2. Application Accepted or Advice Given

Once methods 1 (home visit) or 2 (photographic evidence) have been carried out and the application has been approved, you will then be able to arrange a suitable date and time to collect your new animal so long as the animal is still deemed fit for re-homing.

On occasion, we may require some things to be tweaked/added before we can approve an application. Updated pictures will be needed following these changes. Once they have been completed and we are happy with the enclosure, the application is approved!

When collecting your new companion we ask for the following before releasing the animal into your care:

  • A form of photographic ID such as a Driving Licence or Passport (If you don’t have one, two forms of another ID such as a Utility bill will be accepted).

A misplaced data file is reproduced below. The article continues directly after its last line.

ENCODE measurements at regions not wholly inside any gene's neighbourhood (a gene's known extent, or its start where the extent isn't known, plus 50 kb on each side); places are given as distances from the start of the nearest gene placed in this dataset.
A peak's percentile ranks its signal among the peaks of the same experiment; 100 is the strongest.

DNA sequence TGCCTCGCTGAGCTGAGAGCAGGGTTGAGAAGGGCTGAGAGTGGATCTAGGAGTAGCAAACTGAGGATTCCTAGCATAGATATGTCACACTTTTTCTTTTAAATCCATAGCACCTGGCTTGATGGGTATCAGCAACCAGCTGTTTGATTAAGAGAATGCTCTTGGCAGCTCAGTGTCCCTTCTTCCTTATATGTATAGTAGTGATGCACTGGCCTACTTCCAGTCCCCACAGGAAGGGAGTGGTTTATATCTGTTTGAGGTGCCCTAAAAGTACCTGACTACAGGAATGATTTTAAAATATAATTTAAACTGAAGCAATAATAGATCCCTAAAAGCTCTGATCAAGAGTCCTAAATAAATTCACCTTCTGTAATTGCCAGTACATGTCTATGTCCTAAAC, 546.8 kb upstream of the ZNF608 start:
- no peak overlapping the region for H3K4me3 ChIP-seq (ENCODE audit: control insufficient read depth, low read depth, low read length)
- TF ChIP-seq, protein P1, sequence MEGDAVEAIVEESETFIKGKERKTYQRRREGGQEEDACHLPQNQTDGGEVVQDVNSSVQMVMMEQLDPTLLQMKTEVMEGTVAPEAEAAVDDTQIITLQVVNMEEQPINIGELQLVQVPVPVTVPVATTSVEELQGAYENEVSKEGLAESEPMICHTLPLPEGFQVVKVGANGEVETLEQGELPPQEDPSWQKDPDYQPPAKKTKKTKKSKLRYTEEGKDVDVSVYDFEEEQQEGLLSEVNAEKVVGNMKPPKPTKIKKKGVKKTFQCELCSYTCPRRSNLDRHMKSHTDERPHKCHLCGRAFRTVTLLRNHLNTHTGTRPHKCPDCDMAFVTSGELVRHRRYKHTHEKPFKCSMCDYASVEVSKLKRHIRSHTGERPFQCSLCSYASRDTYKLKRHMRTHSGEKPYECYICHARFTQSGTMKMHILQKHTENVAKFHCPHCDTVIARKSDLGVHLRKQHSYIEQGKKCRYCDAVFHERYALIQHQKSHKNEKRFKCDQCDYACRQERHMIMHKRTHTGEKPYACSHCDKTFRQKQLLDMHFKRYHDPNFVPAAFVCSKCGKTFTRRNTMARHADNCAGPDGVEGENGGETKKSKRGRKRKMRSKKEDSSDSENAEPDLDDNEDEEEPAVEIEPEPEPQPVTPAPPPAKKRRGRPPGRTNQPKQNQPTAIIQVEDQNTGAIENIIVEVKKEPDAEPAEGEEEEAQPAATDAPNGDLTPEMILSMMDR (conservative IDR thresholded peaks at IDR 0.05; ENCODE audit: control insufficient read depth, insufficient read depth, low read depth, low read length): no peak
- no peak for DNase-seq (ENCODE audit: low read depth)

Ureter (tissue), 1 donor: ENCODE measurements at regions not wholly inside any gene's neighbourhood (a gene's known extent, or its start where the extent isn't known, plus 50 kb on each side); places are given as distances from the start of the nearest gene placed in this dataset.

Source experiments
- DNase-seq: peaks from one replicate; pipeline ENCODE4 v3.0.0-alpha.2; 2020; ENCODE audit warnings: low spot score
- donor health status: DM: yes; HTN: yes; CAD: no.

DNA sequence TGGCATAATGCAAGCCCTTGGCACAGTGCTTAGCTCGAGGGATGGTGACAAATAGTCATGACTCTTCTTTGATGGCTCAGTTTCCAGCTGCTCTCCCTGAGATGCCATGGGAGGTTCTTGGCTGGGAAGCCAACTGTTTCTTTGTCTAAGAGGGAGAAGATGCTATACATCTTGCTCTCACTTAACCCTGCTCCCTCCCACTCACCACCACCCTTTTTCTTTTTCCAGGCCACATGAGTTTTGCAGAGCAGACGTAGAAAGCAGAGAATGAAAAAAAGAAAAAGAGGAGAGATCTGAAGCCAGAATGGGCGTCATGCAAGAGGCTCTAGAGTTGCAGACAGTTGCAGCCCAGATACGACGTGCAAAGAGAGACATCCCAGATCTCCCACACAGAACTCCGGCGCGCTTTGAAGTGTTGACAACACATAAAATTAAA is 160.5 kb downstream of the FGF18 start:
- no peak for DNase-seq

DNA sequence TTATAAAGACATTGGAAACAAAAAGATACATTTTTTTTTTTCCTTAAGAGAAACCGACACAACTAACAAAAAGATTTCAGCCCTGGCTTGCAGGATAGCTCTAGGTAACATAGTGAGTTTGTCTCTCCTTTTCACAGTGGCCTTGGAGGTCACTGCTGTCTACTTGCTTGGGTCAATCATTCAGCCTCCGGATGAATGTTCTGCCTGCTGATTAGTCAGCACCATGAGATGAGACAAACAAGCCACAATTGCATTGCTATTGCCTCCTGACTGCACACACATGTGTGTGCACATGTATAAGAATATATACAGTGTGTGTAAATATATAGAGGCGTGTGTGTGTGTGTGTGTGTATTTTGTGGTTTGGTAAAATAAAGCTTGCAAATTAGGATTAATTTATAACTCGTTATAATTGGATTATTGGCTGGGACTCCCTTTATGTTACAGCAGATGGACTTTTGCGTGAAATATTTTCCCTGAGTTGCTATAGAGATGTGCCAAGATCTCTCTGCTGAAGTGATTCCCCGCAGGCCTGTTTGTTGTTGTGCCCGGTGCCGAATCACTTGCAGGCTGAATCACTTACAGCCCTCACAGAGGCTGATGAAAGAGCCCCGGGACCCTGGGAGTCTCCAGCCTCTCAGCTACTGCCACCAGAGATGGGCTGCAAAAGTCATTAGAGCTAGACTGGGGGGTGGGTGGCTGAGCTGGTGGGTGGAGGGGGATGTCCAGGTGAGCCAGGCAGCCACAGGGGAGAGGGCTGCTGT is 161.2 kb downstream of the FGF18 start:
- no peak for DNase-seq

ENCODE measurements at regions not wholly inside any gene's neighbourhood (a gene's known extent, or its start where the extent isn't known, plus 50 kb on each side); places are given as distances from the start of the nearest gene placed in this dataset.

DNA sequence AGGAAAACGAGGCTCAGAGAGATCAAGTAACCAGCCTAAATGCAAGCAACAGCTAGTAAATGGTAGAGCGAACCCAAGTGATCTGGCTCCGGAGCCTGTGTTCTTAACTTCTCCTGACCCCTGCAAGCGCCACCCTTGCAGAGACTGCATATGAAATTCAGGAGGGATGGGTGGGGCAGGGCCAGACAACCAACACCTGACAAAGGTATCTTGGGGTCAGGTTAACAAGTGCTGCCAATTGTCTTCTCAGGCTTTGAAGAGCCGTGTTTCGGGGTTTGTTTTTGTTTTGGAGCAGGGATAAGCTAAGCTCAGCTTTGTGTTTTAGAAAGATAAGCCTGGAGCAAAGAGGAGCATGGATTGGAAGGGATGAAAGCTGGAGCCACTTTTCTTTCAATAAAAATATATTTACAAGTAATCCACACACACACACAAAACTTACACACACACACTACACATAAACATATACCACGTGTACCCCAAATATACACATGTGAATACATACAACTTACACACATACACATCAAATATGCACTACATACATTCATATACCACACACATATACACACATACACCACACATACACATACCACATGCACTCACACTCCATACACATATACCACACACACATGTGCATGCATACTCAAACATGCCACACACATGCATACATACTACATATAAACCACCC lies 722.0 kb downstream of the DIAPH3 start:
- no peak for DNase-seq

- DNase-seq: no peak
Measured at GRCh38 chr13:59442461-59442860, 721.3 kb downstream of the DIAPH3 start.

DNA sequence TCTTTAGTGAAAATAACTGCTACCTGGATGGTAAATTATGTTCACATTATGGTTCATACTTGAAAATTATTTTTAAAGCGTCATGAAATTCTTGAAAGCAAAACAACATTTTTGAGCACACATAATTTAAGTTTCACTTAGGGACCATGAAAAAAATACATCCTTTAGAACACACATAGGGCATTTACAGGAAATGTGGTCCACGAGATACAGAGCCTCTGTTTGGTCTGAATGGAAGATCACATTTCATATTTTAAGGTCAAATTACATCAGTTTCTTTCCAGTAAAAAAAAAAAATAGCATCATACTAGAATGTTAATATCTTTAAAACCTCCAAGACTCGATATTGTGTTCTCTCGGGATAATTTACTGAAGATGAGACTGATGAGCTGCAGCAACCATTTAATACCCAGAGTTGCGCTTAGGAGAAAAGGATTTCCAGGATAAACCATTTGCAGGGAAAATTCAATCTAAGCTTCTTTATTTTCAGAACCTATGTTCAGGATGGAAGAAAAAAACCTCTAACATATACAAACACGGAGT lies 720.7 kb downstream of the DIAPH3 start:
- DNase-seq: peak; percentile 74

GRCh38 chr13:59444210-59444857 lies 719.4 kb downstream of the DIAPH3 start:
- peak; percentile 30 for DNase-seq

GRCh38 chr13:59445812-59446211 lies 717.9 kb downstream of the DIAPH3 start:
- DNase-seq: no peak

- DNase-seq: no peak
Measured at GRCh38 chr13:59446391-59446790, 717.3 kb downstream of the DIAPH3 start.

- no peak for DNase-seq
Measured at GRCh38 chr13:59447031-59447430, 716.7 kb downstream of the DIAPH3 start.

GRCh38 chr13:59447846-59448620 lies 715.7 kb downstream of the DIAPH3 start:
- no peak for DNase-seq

• Suitable transportation for the animal. We recommend for snakes and lizards a pillowcase cover and a secure container with gentle heating provided by a hot water bottle. Please ask us if you are unsure.

  • The minimum donation fee; like all rescue centres we suggest a minimum donation [see above]

3. Aftercare

After you have adopted an animal from us, feel free to update us on his/her progress. We are always excited to learn how they have settled into their new homes!

Although the animal is now in your care and any associated costs are now funded by yourself, we are still here to help with any questions you may have.

We are extremely thankful that you have chosen to rehome from us.